In the past six months, I have had the opportunity to travel a bit. I have observed that for the last four flights I have returned home with 4 new books that I picked to read in the airports bookstores. Now, I always travel with more reading material than I will read in my travel, but recently I developed this idea of picking new books.
One of the first books that I picked was by Eric Greitens entitled Heart and the Fist, the Education of a Humanitarian, the Making of a Navy Seal. Mr. Greitens is a Rhodes Scholar who earned his Ph.D. at Oxford University and was deployed four times as a Navy SEAL where he was awarded the Purple Heart and the Bronze Star. It is a book that presents both sides – a great desire to demonstrate the finest qualities of the Americans who want peace and prosperity globally and assiduously work at achieving it. Yet reality sets in when they find that there are people who desire to destroy what is the best in America and are completely opposed to anything good that we or anyone is willing to offer. It was an eye opener which I could not put it down once I started to read.
The second book by Fareed Zakaria was The Post–American World. I read a number of Zakaria’s articles in Time Magazine and sometimes I came to an opposite conclusion. Yet it was good to read an entire book and to see his sweeping political philosophy. Boston Sunday Globe reviewed this book and stated: “Zakaria may have more intellectual range and insight than any other public thinker in the West.” As I read the book I remembered how I stood in Shanghai, and Beijing and other great Chinese cities 10 years ago and marveled at the beauty of their skyscrapers and their accelerated desired to become the world’s first power. Yet, together with the advancement and the glory, I remembered asking our tour guide if Chairman Mao has made any mistakes. We felt this was an easy political question. The tour guide’s answer was that no mistakes were made because whatever the Chairman had done was to achieve what China has today. Zakaria argues that in the 21st century we should be very smart and make China our ally and not our enemy which would be bad for both countries and for the world.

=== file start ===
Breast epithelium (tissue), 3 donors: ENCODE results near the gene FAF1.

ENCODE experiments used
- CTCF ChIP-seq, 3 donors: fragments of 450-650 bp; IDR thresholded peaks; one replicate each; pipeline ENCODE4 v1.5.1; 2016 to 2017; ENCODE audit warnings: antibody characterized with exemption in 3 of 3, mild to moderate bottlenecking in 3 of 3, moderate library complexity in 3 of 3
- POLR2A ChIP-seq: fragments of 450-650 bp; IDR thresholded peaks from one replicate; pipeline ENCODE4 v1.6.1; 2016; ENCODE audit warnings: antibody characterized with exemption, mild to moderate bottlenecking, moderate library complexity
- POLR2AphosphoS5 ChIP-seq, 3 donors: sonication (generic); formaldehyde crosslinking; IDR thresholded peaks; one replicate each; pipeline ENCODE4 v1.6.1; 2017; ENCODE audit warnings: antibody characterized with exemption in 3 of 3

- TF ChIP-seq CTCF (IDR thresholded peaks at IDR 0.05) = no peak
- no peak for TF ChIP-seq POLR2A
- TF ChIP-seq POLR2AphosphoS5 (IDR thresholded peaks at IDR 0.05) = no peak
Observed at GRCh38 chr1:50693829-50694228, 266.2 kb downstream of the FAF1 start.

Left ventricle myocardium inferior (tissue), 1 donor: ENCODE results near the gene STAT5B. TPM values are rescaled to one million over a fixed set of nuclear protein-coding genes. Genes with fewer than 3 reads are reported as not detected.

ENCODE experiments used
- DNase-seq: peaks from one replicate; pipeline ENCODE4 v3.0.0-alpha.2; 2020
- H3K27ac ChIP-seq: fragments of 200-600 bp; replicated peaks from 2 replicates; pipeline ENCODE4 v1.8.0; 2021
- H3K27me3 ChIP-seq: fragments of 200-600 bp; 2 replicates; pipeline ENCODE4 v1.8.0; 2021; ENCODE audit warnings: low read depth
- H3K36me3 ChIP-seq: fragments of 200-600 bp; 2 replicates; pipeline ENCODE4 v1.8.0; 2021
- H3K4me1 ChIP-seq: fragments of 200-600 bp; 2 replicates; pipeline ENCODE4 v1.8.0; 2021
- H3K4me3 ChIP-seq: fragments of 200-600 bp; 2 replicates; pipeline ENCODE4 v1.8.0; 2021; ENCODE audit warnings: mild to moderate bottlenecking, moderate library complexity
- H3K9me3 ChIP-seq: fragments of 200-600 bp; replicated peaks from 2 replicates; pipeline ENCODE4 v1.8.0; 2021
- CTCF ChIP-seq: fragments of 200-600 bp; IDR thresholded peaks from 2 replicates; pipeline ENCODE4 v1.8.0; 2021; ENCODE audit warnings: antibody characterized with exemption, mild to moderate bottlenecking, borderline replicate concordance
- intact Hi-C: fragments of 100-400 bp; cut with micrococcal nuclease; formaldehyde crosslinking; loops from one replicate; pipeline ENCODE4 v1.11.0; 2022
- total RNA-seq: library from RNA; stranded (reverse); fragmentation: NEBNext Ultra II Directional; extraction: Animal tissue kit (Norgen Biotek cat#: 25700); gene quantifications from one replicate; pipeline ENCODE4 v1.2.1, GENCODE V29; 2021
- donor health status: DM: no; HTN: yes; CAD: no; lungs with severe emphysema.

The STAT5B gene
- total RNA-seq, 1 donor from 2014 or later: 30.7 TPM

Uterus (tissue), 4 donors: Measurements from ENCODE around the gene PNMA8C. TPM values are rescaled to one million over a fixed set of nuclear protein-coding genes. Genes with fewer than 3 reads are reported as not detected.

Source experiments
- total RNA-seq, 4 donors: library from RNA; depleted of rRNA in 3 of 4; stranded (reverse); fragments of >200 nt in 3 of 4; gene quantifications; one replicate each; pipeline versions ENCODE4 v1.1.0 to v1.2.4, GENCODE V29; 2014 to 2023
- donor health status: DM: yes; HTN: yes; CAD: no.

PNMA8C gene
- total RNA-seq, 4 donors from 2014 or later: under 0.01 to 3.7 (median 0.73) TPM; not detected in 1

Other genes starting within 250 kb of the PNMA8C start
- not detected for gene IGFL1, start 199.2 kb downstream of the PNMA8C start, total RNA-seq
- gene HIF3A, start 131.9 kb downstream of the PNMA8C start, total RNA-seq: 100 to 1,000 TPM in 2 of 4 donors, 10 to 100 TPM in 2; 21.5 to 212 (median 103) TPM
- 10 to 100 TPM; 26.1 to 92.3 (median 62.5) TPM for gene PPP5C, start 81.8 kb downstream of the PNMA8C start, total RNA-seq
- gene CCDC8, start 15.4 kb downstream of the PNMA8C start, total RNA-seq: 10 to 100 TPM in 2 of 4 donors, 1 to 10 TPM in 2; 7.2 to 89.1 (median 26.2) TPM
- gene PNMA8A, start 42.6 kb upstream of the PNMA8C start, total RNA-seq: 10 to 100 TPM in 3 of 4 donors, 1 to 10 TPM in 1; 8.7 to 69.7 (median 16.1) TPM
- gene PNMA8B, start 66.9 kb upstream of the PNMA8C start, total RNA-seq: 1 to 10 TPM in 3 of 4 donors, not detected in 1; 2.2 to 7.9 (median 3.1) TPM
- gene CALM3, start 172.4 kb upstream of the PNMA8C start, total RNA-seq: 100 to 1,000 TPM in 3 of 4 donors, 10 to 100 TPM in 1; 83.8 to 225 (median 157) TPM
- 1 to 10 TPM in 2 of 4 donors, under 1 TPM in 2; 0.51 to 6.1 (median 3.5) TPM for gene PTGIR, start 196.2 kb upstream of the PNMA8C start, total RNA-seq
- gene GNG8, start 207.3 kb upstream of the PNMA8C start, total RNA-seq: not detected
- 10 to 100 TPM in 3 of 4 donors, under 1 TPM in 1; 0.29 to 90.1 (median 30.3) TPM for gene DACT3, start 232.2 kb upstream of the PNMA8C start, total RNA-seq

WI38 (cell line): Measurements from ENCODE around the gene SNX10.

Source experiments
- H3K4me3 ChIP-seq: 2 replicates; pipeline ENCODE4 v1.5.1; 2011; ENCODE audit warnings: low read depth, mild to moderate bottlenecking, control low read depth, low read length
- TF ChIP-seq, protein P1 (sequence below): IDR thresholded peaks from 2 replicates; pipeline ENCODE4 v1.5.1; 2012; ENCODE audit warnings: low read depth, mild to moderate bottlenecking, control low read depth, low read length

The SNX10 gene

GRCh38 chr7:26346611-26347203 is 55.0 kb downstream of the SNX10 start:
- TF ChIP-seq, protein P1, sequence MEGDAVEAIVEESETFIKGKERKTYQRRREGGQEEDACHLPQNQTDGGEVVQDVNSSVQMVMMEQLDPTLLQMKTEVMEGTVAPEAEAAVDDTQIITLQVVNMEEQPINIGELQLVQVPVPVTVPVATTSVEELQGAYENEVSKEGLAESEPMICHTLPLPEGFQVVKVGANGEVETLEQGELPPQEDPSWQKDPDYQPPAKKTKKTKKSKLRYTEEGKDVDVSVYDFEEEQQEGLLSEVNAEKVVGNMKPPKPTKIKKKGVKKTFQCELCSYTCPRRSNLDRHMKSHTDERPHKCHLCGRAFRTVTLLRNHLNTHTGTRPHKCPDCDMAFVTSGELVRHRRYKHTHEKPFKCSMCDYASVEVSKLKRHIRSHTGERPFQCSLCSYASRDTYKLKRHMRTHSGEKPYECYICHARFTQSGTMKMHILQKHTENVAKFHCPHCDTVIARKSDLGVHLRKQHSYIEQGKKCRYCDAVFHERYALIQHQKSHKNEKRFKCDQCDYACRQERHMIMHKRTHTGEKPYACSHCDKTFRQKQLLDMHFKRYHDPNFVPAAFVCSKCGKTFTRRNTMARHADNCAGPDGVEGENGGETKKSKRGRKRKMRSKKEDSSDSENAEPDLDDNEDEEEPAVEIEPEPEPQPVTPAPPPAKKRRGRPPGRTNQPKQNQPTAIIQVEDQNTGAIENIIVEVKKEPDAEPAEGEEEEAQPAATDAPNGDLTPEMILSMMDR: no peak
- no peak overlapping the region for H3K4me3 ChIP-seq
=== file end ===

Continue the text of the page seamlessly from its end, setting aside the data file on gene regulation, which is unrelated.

The next book was back on home territory as I read Bob Woodward’s book The Price of Politics. Woodward has mellowed a bit since his Watergate days, but his journalistic research is commendable. He has had access to the inner city of the Obama Administration like no other journalist. The book details the 44 days of negotiation between Mr. Boehner and his associates and President Obama and his associates in chiseling a financial agreement and avoiding a catastrophe. I appreciated learning the Byzantine politics of Washington, but what saddened me was the polluted language that our elected officials and their staff use. Emmanauel Rahm, currently the mayor of Chicago was known for the gutterish language that he uses, but he is not the only one. He has so many colleagues. One wonders if we are so polluted at this high level are we better at lower levels or worse.
The last book I picked was by N. Fergusson, A British historian. I have always appreciated the way the British historians write universal history. They have their linguistic finesse, their unlimited passion for research and their ability to connect historical threads. In one chapter on medicine, in which medicine is praised, he picks on the negative aspect of medicine. He relates how the atrocities that have done during the Holocaust were tested in Africa and because no one protested, they became the destructive machine against the Jews, Slavs and anyone who did not fit the Aryan profile. If there would have been someone to call it for what it was in the middle of the 19th century, reflects Fergusson, maybe it would not have developed into what we knew in the World War II.
Easy reading it was not, but it has given me a glimpse into what other people are writing these days on broad themes – home and abroad. Therefore, I think that my odd habit happens to be a very good one.